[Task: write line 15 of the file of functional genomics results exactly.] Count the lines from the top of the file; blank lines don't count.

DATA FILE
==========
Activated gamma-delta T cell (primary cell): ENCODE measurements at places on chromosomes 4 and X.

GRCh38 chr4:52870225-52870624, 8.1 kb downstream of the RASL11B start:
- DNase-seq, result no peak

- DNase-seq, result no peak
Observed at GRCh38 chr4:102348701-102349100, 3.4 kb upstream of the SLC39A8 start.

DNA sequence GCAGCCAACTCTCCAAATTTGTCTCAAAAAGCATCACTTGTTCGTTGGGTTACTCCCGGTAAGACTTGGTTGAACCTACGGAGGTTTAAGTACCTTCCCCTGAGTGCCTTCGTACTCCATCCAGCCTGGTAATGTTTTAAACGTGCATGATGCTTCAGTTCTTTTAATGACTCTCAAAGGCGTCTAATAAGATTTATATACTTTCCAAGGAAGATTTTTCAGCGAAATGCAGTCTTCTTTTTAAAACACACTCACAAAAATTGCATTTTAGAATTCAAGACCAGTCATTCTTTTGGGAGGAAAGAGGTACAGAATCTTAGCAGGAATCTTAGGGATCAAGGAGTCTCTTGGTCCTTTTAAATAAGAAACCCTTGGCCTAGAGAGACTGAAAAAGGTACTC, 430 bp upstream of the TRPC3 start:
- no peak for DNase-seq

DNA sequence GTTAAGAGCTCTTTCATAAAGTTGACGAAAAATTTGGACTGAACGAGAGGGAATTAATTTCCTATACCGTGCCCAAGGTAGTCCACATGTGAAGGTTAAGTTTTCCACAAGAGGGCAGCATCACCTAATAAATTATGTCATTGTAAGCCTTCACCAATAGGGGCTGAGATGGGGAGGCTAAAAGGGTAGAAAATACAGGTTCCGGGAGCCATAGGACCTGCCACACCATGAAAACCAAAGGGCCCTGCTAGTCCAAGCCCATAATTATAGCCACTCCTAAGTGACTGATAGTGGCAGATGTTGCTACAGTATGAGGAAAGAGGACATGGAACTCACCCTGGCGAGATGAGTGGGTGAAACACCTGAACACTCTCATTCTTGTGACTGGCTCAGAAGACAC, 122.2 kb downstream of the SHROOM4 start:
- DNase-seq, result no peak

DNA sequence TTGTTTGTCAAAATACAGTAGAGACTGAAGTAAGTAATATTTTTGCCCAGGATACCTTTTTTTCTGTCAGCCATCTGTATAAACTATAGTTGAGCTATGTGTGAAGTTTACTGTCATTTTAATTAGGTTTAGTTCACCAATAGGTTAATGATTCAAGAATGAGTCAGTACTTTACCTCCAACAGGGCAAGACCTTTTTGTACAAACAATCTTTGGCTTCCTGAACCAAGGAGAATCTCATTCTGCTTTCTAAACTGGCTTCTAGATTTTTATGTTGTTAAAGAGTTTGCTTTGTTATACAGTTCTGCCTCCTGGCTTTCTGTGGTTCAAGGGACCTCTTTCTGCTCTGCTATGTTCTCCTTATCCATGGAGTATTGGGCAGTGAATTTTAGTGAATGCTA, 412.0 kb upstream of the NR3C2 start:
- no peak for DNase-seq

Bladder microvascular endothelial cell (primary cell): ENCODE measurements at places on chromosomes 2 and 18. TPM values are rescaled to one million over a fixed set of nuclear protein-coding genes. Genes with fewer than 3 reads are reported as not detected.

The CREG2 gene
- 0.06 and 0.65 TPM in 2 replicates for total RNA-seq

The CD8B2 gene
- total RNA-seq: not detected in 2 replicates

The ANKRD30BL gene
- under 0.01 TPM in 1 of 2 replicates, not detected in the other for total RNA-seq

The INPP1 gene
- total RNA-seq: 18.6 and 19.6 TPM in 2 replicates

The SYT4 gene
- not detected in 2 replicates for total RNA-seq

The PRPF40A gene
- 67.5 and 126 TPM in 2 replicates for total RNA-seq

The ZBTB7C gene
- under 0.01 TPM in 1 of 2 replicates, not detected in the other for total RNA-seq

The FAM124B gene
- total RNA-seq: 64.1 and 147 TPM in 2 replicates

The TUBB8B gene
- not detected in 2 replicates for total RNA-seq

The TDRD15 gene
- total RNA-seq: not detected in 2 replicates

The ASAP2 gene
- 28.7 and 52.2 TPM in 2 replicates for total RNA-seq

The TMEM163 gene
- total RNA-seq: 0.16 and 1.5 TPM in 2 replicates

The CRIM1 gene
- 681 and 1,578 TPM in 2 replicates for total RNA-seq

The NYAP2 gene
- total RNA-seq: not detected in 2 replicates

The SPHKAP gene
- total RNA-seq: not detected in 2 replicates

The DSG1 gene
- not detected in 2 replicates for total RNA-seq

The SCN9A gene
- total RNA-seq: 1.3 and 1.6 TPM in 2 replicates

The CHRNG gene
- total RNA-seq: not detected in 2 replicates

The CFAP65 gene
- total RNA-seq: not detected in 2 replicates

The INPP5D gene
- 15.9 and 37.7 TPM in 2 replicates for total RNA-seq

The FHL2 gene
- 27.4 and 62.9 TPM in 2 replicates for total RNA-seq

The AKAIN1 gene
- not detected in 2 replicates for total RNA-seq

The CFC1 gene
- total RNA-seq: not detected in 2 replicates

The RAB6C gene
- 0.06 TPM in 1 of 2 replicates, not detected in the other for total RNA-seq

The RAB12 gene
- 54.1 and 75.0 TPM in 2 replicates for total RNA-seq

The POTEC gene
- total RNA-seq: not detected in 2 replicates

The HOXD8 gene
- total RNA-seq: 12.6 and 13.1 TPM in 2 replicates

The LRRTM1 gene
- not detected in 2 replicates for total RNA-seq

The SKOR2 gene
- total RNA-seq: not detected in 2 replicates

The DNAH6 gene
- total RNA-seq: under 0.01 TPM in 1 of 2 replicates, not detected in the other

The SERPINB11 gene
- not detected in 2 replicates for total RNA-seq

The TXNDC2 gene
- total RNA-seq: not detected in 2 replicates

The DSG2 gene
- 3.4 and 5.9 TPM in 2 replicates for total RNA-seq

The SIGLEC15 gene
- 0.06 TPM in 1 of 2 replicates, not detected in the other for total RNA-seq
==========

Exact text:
The CD8B2 gene